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The University of Texas' giant main campus in Austin will allow handguns in classrooms, the school's president said Wednesday — even though he opposes the idea.
Gregory L. Fenves, who became president of the university last June, just two days after Texas Gov. Greg Abbott signed a law allowing concealed handguns on Texas' college campuses, called the decision his greatest challenge so far, in a letter to the campus.
"Let me say that I do not believe handguns belong in a university setting, in a campus environment dedicated to education and research, but nevertheless as president of a public university, I am responsible for implementing" the new law, he said at a news briefing Wednesday.
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The law, which takes effect Aug. 1, allows licensed gun owners 21 and older to carry their weapons on campus if they're fully concealed. The university has allowed licensed holders to do that for 20 years, it said Wednesday, but weapons were barred inside buildings, including classrooms.
Fenves said in his letter that he agreed with a report from an advisory task force he appointed, which said that because students spend most of their time in classrooms, continuing to bar guns from classrooms would violate the new law.
The law, known as SB 11, made Texas only the eighth state to allow licensed citizens to carry concealed weapons on college campuses, according to the National Conference of State Legislatures.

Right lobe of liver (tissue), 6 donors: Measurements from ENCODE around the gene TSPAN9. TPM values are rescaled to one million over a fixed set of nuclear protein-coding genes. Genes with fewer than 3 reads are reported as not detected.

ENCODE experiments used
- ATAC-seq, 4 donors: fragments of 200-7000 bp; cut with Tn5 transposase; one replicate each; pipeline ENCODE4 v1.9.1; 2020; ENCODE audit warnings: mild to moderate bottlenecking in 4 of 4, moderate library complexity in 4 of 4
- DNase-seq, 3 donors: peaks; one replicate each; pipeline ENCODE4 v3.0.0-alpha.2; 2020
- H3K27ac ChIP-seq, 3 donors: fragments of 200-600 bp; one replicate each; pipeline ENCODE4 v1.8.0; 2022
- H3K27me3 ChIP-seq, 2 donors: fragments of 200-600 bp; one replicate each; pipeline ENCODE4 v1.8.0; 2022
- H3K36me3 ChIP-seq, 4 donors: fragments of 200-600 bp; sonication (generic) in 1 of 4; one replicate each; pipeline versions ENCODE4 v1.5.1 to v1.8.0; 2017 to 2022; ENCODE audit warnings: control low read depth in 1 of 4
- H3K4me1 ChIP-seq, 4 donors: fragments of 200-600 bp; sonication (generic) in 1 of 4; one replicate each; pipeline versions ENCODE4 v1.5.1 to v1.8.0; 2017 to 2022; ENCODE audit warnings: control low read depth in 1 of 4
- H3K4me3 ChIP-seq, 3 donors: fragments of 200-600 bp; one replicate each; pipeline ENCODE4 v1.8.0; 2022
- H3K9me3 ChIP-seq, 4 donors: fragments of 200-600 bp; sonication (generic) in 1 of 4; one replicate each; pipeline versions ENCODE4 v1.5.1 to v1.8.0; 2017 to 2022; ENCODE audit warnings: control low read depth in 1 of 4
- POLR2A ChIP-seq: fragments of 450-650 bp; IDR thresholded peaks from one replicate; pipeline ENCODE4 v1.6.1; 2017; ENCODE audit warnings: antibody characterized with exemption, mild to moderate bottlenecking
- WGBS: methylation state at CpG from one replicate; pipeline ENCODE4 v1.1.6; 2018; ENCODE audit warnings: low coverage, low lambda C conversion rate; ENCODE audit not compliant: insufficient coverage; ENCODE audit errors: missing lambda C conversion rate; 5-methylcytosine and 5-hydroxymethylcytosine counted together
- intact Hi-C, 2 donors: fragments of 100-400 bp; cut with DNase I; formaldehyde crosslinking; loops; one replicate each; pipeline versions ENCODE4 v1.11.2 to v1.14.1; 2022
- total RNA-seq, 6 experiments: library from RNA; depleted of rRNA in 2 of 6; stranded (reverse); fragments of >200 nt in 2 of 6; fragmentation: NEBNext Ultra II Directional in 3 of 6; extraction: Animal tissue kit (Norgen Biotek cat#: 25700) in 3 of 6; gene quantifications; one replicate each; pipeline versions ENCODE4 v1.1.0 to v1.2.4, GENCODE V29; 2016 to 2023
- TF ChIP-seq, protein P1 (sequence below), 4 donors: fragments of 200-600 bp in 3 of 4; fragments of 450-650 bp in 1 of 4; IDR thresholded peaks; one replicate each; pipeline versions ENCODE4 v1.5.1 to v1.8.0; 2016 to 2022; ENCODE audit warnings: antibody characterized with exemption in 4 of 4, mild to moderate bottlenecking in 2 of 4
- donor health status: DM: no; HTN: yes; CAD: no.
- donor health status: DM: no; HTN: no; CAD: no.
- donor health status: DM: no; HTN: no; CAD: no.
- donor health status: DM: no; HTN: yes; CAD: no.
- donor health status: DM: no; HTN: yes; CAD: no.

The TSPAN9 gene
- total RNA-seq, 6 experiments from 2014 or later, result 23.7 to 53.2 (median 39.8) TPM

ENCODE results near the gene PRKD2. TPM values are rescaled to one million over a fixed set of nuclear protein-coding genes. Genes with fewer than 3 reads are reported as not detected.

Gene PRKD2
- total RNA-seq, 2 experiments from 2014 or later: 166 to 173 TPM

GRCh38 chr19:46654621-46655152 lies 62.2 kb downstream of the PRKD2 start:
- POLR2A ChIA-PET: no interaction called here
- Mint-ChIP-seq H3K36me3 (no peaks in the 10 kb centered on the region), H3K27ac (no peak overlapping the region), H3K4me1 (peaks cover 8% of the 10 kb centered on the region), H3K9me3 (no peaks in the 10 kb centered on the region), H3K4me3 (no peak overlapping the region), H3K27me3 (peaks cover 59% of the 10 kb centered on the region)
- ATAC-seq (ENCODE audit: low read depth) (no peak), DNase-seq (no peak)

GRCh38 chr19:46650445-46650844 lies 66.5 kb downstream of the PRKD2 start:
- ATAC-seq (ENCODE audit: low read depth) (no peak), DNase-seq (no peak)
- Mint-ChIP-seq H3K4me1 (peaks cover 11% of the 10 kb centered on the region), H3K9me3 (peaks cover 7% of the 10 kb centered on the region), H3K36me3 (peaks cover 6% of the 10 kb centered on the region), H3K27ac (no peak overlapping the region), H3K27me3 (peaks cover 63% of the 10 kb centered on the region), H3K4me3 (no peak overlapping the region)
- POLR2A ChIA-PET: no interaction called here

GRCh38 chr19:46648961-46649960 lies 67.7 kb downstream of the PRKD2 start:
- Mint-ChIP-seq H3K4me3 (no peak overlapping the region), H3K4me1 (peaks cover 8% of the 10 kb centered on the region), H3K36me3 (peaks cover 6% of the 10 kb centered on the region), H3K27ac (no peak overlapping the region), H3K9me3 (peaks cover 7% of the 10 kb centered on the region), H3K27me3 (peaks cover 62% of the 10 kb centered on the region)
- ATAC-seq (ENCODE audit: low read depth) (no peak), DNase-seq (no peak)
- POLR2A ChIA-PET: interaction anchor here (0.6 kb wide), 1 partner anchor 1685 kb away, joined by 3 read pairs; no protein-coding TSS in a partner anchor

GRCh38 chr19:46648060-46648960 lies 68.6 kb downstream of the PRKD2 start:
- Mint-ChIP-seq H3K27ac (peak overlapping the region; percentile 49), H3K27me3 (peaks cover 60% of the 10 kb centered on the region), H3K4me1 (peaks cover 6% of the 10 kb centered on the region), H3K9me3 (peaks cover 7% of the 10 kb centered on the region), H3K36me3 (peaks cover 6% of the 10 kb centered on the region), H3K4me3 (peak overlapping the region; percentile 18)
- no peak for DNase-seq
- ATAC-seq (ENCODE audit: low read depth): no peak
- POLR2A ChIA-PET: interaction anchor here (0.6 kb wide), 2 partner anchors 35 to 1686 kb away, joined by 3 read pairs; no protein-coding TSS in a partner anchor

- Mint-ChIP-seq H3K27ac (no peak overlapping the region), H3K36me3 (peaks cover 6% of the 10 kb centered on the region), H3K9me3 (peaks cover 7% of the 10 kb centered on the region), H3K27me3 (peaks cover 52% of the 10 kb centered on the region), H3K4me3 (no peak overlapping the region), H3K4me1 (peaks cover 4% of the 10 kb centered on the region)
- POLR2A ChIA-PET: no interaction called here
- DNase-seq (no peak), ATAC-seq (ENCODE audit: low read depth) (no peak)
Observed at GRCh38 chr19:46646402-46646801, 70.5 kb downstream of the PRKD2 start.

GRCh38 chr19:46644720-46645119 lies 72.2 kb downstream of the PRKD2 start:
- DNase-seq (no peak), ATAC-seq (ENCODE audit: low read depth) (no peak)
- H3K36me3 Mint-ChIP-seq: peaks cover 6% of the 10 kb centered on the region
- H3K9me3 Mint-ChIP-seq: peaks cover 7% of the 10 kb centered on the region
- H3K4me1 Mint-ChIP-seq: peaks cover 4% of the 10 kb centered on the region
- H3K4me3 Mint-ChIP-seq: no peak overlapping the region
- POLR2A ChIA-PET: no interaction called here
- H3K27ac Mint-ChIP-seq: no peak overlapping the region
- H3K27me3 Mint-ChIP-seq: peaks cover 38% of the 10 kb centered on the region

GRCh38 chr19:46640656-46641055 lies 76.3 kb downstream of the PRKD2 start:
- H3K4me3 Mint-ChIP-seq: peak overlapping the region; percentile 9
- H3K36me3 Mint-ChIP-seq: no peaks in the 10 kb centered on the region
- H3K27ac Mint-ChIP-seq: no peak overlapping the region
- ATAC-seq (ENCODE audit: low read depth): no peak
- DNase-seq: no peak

Attention was particularly drawn to the main UT campus in Austin, one of the 10 biggest in the United States, with more than 50,000 students, where many student and faculty groups petitioned and rallied against the measure.
"Many parents of current and prospective students have communicated to me their grave concerns about allowing handguns on the UT Austin campus, especially in university housing and classrooms," Fenves wrote in a separate letter (PDF) to University of Texas System Chancellor William McRaven.
"I have significant concerns about how the law will affect our ability to recruit and retain faculty members and students," he added.
But "as president of The University of Texas at Austin, I am responsible for adhering to the requirements of SB 11," he wrote.
The university has said the law will actually affect few of the campus' students. It estimated that fewer than 1 percent of students have licenses to carry in the first place, and it noted that the law doesn't apply to fraternity and sorority houses, private residential facilities or sports facilities.